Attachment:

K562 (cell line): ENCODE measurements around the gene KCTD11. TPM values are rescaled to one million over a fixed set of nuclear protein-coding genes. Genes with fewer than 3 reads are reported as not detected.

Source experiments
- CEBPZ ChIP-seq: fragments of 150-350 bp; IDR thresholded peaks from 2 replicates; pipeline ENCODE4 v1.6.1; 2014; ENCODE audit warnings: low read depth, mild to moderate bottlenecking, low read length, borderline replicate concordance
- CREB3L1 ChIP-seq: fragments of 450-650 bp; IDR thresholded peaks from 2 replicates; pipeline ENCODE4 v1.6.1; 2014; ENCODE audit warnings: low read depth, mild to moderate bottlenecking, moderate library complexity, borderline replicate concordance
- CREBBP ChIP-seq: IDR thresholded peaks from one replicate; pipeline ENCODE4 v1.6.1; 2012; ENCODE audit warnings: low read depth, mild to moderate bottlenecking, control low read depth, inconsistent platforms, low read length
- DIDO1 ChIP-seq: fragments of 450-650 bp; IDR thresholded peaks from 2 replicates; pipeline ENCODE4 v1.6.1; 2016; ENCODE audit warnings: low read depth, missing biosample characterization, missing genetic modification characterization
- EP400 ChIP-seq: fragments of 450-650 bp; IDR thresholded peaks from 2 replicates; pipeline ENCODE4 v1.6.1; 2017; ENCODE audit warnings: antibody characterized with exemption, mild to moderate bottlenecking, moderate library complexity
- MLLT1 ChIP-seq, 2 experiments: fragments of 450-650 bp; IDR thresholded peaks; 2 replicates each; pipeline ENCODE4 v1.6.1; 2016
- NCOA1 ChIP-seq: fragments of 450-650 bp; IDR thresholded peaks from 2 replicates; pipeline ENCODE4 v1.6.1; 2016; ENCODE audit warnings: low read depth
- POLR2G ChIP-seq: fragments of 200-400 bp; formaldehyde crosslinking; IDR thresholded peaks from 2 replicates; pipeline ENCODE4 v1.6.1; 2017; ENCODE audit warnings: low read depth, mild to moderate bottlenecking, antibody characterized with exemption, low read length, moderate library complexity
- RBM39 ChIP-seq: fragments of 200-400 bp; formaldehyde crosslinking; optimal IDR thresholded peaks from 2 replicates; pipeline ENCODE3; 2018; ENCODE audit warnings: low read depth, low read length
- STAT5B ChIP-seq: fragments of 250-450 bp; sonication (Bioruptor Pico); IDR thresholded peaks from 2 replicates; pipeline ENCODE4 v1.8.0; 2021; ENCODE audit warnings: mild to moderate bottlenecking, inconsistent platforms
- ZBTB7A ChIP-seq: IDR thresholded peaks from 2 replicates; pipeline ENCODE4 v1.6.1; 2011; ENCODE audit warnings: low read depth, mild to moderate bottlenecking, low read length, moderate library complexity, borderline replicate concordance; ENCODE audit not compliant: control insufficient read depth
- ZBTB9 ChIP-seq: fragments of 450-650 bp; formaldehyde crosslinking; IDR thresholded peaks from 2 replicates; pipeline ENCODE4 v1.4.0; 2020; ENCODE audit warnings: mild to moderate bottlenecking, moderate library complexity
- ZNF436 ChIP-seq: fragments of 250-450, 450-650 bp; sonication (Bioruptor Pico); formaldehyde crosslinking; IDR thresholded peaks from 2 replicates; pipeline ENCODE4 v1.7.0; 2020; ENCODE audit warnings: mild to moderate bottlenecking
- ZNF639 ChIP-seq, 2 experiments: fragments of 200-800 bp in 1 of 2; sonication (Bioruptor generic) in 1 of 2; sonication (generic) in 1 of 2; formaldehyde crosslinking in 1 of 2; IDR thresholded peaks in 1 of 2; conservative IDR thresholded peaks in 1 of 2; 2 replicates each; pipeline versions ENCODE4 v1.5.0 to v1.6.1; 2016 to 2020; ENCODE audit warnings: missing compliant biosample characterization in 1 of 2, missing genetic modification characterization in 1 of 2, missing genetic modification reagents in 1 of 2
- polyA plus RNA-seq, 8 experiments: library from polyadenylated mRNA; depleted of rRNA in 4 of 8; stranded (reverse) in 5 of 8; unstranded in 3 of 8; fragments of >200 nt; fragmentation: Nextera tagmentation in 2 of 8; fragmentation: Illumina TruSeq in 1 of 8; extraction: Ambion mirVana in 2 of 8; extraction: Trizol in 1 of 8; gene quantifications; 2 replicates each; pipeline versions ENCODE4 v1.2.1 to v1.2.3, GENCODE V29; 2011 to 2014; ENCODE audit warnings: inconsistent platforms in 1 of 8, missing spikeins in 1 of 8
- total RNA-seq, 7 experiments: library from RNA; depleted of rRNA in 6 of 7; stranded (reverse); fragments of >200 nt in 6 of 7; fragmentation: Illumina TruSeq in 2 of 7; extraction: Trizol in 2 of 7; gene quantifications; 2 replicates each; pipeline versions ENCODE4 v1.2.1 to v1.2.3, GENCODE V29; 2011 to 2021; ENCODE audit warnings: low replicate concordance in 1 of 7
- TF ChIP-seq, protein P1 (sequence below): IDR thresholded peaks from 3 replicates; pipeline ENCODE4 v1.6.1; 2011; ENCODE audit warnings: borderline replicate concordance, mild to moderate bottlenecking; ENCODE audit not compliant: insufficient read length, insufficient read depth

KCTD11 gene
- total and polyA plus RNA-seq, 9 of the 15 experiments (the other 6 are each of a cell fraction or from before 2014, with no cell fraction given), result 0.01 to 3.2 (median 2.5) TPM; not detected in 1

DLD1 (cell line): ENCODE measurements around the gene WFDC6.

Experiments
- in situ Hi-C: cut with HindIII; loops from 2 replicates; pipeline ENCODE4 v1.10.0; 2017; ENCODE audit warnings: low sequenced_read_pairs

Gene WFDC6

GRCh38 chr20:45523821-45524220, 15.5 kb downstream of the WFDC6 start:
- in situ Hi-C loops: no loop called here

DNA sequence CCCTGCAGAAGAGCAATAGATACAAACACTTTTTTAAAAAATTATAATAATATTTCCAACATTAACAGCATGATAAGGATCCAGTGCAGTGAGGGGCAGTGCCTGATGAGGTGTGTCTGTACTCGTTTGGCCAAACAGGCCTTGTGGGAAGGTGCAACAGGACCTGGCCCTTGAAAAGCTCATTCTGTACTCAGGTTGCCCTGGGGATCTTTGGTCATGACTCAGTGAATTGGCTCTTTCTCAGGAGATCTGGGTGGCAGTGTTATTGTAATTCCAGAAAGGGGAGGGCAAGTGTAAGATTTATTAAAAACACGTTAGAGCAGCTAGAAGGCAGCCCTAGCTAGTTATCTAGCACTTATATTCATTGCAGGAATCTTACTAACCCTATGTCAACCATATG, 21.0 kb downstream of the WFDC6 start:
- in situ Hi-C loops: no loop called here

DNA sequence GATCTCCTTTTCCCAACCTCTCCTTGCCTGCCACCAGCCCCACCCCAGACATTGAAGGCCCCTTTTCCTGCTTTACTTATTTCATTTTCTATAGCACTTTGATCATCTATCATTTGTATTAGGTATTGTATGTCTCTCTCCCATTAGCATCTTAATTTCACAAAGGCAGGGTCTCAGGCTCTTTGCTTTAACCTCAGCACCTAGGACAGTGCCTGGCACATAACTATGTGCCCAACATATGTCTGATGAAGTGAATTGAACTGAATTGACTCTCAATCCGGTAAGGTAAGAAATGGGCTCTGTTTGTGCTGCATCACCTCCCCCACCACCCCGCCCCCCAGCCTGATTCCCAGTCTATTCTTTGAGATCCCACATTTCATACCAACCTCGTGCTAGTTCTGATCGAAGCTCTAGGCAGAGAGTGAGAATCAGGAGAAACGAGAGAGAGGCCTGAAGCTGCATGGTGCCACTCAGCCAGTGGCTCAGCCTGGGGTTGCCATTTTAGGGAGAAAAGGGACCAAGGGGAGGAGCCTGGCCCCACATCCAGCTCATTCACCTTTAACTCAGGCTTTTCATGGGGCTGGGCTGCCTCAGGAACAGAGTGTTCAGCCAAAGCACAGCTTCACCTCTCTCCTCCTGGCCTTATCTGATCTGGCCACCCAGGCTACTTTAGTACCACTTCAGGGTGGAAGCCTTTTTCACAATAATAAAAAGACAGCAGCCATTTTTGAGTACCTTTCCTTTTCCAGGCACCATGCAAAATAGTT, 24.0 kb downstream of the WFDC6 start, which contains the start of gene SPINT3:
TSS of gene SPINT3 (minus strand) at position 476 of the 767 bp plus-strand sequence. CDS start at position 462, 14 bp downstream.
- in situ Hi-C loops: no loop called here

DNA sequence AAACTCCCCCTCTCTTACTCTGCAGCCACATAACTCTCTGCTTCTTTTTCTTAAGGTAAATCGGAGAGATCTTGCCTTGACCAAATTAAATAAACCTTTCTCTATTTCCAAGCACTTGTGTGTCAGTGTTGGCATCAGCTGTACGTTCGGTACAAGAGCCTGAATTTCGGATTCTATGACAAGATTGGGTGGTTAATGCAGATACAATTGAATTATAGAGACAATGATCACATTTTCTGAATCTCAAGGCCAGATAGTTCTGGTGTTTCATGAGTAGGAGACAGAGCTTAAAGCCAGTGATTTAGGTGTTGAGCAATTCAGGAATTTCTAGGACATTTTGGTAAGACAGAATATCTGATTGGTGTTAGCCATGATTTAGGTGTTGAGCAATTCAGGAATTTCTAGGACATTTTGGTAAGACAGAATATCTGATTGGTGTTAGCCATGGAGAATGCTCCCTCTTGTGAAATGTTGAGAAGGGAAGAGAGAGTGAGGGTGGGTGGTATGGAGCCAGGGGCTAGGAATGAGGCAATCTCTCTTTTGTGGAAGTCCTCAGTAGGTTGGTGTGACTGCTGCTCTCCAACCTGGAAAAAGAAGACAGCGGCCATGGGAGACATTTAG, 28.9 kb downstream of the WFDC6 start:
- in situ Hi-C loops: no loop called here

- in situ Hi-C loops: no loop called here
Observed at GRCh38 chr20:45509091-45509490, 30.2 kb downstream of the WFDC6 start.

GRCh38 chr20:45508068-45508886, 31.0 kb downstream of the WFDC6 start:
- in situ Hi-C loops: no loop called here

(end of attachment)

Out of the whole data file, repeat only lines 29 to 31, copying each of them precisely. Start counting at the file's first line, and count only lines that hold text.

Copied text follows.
- in situ Hi-C loops: no loop called here

DNA sequence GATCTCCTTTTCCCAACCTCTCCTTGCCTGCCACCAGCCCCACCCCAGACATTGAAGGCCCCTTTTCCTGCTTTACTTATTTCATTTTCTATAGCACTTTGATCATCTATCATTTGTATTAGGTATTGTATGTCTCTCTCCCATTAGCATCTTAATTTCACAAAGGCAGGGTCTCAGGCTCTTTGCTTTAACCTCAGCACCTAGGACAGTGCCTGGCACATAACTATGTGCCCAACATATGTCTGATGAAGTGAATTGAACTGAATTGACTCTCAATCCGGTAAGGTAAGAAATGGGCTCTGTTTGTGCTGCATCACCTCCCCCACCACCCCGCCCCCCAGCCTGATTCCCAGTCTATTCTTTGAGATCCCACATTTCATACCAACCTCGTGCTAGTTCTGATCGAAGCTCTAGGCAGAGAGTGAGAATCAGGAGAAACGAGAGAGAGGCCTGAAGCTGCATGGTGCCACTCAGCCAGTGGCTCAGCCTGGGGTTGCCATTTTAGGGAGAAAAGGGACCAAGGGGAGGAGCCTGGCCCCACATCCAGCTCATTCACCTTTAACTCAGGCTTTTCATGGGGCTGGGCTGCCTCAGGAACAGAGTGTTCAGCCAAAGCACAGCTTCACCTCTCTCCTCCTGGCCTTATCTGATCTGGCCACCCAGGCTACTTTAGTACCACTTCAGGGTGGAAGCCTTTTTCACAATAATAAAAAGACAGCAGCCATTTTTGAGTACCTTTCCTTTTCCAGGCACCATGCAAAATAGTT, 24.0 kb downstream of the WFDC6 start, which contains the start of gene SPINT3:
TSS of gene SPINT3 (minus strand) at position 476 of the 767 bp plus-strand sequence. CDS start at position 462, 14 bp downstream.